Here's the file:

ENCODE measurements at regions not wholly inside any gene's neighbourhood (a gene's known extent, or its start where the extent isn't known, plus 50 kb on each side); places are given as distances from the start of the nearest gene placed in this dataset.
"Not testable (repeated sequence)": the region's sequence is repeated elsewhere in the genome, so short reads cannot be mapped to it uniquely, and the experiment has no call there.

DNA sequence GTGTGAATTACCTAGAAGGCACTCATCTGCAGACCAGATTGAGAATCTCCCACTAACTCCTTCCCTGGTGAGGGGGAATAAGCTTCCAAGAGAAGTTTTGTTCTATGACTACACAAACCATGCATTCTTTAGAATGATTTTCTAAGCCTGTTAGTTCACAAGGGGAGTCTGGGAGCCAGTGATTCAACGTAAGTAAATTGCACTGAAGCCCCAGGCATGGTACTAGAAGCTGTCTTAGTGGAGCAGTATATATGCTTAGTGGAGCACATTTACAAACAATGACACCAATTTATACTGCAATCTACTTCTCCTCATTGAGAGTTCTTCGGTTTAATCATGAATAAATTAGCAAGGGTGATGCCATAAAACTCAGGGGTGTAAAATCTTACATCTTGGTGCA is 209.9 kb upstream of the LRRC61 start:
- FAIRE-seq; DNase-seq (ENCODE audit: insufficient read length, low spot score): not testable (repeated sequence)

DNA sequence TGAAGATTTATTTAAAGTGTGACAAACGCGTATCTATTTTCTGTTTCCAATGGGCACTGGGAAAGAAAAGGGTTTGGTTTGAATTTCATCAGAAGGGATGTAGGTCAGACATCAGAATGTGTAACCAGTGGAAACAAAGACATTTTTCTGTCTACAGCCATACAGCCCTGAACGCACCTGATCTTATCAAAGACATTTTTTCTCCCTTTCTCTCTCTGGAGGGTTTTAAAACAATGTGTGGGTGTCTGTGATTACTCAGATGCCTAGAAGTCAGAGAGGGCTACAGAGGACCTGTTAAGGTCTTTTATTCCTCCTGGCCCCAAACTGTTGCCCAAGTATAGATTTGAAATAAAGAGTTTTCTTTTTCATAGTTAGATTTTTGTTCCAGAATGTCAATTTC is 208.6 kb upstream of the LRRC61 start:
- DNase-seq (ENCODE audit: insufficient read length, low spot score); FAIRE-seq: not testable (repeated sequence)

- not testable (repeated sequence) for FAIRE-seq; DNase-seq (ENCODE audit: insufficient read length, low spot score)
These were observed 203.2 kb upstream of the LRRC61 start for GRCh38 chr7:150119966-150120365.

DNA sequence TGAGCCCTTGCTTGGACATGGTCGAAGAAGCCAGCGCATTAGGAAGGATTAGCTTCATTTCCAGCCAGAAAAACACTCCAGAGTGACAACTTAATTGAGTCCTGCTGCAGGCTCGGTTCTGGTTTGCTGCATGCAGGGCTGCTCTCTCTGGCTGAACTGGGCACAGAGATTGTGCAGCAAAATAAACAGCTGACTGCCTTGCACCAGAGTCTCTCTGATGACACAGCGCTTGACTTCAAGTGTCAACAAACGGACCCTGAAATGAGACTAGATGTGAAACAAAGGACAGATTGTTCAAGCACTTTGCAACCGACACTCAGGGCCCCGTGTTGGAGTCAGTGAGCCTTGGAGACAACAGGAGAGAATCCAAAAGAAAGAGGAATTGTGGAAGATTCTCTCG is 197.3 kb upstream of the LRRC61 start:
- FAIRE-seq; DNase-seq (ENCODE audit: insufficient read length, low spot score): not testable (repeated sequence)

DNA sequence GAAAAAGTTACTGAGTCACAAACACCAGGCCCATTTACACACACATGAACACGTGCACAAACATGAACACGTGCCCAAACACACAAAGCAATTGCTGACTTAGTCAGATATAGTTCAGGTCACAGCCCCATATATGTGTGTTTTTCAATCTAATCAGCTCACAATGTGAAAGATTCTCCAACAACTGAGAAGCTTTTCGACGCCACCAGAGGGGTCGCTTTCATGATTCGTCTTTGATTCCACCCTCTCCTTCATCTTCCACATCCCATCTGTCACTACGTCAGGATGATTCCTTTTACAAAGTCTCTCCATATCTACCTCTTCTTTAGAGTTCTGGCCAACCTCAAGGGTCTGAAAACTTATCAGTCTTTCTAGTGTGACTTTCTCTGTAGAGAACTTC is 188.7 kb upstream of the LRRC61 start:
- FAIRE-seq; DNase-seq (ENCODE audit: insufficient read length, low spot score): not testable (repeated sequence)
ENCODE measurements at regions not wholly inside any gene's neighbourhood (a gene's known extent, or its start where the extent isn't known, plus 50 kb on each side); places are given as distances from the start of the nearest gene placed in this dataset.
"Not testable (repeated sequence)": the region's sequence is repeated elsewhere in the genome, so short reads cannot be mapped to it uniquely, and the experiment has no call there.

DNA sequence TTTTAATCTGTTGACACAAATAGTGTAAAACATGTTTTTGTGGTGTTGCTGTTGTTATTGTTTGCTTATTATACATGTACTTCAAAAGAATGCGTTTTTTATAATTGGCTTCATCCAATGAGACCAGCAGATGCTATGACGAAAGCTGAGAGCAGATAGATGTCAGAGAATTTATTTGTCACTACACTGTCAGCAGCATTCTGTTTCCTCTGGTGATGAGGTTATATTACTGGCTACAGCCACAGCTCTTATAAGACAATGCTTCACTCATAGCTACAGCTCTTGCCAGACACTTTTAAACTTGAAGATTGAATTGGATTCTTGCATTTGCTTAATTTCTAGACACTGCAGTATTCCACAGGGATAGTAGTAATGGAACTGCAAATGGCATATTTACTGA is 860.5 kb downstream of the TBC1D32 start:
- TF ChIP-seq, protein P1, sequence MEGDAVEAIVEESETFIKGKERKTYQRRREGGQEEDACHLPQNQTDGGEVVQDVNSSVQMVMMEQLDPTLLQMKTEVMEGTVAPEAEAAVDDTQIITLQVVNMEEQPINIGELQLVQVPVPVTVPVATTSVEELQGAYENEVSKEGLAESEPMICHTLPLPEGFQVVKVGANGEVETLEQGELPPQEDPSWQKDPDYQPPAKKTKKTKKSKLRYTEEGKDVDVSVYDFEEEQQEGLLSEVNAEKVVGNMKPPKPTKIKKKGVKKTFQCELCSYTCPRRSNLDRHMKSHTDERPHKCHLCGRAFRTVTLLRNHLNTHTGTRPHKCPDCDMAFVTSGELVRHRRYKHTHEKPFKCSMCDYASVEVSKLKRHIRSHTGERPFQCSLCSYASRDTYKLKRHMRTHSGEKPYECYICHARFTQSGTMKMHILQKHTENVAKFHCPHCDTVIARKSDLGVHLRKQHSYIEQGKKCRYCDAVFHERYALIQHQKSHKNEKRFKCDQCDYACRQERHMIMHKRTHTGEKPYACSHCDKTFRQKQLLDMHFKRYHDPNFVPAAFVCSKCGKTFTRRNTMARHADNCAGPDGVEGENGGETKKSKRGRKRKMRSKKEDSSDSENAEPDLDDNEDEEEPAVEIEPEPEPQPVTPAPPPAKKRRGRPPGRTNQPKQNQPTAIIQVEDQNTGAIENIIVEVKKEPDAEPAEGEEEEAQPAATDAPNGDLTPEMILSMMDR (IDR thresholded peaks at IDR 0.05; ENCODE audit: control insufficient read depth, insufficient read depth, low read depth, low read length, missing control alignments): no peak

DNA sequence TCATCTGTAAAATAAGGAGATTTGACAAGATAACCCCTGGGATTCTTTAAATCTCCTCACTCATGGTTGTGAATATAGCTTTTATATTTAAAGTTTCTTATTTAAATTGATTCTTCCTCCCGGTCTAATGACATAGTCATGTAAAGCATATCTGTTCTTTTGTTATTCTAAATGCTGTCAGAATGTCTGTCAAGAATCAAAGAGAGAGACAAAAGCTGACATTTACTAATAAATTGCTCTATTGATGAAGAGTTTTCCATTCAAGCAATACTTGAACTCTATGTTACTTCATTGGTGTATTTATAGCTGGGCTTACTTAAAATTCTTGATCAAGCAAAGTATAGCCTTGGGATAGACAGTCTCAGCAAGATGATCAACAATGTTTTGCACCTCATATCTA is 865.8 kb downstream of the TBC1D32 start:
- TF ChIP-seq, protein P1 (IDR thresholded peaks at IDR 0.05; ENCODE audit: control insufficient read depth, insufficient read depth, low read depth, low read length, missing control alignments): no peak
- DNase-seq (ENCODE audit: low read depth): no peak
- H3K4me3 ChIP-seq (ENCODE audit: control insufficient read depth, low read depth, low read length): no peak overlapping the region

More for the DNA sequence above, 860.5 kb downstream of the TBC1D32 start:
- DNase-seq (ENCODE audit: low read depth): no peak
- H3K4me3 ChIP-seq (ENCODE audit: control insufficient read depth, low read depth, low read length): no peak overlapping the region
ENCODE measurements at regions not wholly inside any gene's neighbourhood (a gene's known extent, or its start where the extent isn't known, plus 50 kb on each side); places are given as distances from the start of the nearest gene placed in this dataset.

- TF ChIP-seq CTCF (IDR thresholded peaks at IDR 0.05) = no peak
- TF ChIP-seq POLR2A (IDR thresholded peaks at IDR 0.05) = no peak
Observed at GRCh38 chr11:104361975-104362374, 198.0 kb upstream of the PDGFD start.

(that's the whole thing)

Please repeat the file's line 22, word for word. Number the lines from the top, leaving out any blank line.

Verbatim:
- DNase-seq (ENCODE audit: low read depth): no peak